Sultanate of Oman
Arabic: sultanatu ¢umāan
Independent monarchy, sultanate, in Asia, with 3.4 million inhabitants (2009 estimate; census of December 1, 1993 counted 2.0 million) and an area of 309,500 kmē. The capital is Musqat, which is the centre of the country’s largest continous urban settlement.
Administratively, Oman is divided into 6 regions, called mintaqa.
Oman’s national holiday is the birthday of the sultan, November 18, 1940. There is no day of independence, as Oman has been independent since the middle of the 17th century.
Head of state is Sultan Qaboos ibn Said, who also is Prime minister, Minister of Foreign Affairs, Defence and Finance.
The government of Oman is called Council of Ministers, and has a Deputy Prime minister, a Special Adviser to the sultan, 24 ministers, 2 governors and 3 Secretary-Generals.
Parliamentary functions are handled by two bodies. The Consultative Council is made up of 82 members, who are chosen by the sultan from nominees selected at national polls. The Council of State is made up of 41 members, all appointed by the sultan. The authorities of the two councils are somewhat overlapping.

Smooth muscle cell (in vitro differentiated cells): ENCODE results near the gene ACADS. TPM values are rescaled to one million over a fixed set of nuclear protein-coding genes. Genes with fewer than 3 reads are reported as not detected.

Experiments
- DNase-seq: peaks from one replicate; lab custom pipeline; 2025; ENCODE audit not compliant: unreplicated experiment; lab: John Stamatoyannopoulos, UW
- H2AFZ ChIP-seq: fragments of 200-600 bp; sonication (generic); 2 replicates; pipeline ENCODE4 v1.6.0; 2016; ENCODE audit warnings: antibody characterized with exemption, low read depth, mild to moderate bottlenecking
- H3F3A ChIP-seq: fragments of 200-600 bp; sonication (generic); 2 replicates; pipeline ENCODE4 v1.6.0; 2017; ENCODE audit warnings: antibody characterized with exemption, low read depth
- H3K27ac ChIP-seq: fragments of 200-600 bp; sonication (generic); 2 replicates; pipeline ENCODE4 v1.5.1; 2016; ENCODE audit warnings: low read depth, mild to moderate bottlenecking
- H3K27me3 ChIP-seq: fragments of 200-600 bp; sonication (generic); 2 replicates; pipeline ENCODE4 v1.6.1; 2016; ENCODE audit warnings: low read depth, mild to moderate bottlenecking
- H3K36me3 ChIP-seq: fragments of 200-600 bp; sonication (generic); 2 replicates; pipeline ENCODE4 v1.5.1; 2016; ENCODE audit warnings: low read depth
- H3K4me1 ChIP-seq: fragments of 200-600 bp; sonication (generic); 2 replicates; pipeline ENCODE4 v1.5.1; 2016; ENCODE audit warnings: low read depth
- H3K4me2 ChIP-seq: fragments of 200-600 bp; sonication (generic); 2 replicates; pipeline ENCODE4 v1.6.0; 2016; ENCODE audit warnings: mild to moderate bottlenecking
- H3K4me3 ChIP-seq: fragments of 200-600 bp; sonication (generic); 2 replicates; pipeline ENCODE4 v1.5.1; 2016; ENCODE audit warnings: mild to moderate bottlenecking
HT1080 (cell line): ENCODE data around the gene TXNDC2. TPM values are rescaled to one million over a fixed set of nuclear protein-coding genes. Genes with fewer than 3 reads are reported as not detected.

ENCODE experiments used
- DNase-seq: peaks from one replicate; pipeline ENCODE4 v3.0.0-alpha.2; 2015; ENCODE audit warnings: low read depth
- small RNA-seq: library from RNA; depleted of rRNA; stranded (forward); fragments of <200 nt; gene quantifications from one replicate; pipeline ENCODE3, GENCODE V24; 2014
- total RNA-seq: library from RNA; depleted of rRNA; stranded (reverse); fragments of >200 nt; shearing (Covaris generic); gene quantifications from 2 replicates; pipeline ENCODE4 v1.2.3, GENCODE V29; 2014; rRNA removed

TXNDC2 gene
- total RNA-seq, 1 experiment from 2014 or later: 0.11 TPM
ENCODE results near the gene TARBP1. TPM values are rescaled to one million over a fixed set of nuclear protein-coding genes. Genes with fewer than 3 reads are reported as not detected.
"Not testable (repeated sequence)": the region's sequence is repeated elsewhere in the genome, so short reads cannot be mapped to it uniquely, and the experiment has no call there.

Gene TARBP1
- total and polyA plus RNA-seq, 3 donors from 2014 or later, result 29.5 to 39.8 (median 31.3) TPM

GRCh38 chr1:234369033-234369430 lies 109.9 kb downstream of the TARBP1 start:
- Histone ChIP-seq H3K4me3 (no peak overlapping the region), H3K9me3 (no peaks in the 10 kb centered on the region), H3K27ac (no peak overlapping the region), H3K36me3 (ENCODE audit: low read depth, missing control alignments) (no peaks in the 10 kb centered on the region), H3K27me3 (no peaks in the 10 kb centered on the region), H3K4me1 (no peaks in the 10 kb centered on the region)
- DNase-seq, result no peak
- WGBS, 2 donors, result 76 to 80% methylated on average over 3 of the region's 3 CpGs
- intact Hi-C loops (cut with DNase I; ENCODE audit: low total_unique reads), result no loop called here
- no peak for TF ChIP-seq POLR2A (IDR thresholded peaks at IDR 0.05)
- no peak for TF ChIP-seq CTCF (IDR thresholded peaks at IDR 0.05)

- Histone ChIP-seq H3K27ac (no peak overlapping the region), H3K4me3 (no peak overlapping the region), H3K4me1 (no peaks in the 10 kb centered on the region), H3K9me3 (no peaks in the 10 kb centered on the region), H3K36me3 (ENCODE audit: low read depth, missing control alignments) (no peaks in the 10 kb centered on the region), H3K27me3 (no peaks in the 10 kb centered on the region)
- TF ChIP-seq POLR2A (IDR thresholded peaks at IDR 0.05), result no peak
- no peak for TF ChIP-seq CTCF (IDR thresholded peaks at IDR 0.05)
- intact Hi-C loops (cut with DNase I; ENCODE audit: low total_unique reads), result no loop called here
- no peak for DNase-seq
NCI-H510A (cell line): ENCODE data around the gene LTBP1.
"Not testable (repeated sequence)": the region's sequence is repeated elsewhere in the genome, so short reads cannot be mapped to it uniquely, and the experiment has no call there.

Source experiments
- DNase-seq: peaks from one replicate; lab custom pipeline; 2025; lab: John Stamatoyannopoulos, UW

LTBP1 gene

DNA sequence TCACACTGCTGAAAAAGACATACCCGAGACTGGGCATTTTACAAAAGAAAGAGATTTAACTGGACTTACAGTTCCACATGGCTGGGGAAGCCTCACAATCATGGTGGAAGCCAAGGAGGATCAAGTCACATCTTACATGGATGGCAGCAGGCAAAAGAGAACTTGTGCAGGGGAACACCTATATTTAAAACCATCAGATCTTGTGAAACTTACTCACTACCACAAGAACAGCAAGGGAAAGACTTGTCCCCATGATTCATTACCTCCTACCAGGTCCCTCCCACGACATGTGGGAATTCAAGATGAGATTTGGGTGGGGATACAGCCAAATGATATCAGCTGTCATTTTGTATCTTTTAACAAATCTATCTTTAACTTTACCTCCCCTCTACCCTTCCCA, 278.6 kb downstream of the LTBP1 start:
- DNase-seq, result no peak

Oman is a country of mountains and desert with scattered, small regions where cultivation is possible.
Oman is no. 7 among MENA countries on the Human Development Index, coming in modestly as no. 56 of the 182 states that are ranked in the world. On a scale with 1.000 as maximum, Oman gains 0.846 points.
The currency of Oman is the rial (OMR). It is semi-convertible, and it has had a fixed exchange rate to the US $ dollar since 1986.
Oman’s economy is among the last emerging in Arabia, good efforts are put into developing the country, but was deep into the 1970’s one of the most isolated in the world, culturally and technically. The GDP per capita at US$20,200 (2008 estimate) is 90% above world average, and the same as in Saudi Arabia. Unemployment at 15% and while there is no data on population below poverty line, Oman has not yet developed structures that include each citizen in the modern wealth.
Omani health care has been developed to reach all citizens, but less money is spent on health care and life expectancy is shorter than in neighbouring states.
Omani school system is yet under development, and Oman scores lower than many other MENA countries. Still, Oman has in short time been able develop higher institutions of elite standards.
Centuries of trade has made the Omani population multi-cultural. Oman is also one of only two countries with non-Arab peoples native to Arabia.
Diversity is even larger with languages than it is with people groups. Oman has several small and unique languages.
Oman is the only country in the world dominated by Ibadi Islam.
Oman remains a country with very high fertility rate and high population growth.
Oman has always been part of important trade routes, but it is first in the 20th century that national history begins for true.
List of Cites and Towns
By Tore Kjeilen